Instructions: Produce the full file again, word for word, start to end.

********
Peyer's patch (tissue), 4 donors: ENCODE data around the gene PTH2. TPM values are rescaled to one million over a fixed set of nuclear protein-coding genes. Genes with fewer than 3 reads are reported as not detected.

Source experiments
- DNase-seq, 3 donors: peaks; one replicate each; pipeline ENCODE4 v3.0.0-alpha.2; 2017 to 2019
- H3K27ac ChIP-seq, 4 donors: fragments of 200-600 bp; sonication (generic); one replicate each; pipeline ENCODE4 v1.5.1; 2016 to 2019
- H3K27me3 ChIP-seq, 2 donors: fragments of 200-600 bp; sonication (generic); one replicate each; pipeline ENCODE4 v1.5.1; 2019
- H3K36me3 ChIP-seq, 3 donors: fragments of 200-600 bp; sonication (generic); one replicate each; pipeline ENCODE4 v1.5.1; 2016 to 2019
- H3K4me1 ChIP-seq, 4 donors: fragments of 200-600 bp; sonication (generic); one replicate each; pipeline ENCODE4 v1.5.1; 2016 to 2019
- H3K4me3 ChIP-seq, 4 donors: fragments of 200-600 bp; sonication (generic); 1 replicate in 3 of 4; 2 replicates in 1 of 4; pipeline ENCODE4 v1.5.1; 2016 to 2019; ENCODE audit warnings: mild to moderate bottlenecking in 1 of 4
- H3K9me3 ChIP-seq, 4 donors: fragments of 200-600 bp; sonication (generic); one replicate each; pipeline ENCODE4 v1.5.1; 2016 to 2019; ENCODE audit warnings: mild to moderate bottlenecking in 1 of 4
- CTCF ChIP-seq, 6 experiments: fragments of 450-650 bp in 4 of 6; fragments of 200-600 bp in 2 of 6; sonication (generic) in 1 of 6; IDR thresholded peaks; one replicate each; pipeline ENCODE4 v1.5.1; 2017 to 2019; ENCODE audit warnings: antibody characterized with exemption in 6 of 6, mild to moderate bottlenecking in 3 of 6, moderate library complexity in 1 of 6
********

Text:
Peyer's patch (tissue), 4 donors: ENCODE data around the gene PTH2. TPM values are rescaled to one million over a fixed set of nuclear protein-coding genes. Genes with fewer than 3 reads are reported as not detected.

Source experiments
- DNase-seq, 3 donors: peaks; one replicate each; pipeline ENCODE4 v3.0.0-alpha.2; 2017 to 2019
- H3K27ac ChIP-seq, 4 donors: fragments of 200-600 bp; sonication (generic); one replicate each; pipeline ENCODE4 v1.5.1; 2016 to 2019
- H3K27me3 ChIP-seq, 2 donors: fragments of 200-600 bp; sonication (generic); one replicate each; pipeline ENCODE4 v1.5.1; 2019
- H3K36me3 ChIP-seq, 3 donors: fragments of 200-600 bp; sonication (generic); one replicate each; pipeline ENCODE4 v1.5.1; 2016 to 2019
- H3K4me1 ChIP-seq, 4 donors: fragments of 200-600 bp; sonication (generic); one replicate each; pipeline ENCODE4 v1.5.1; 2016 to 2019
- H3K4me3 ChIP-seq, 4 donors: fragments of 200-600 bp; sonication (generic); 1 replicate in 3 of 4; 2 replicates in 1 of 4; pipeline ENCODE4 v1.5.1; 2016 to 2019; ENCODE audit warnings: mild to moderate bottlenecking in 1 of 4
- H3K9me3 ChIP-seq, 4 donors: fragments of 200-600 bp; sonication (generic); one replicate each; pipeline ENCODE4 v1.5.1; 2016 to 2019; ENCODE audit warnings: mild to moderate bottlenecking in 1 of 4
- CTCF ChIP-seq, 6 experiments: fragments of 450-650 bp in 4 of 6; fragments of 200-600 bp in 2 of 6; sonication (generic) in 1 of 6; IDR thresholded peaks; one replicate each; pipeline ENCODE4 v1.5.1; 2017 to 2019; ENCODE audit warnings: antibody characterized with exemption in 6 of 6, mild to moderate bottlenecking in 3 of 6, moderate library complexity in 1 of 6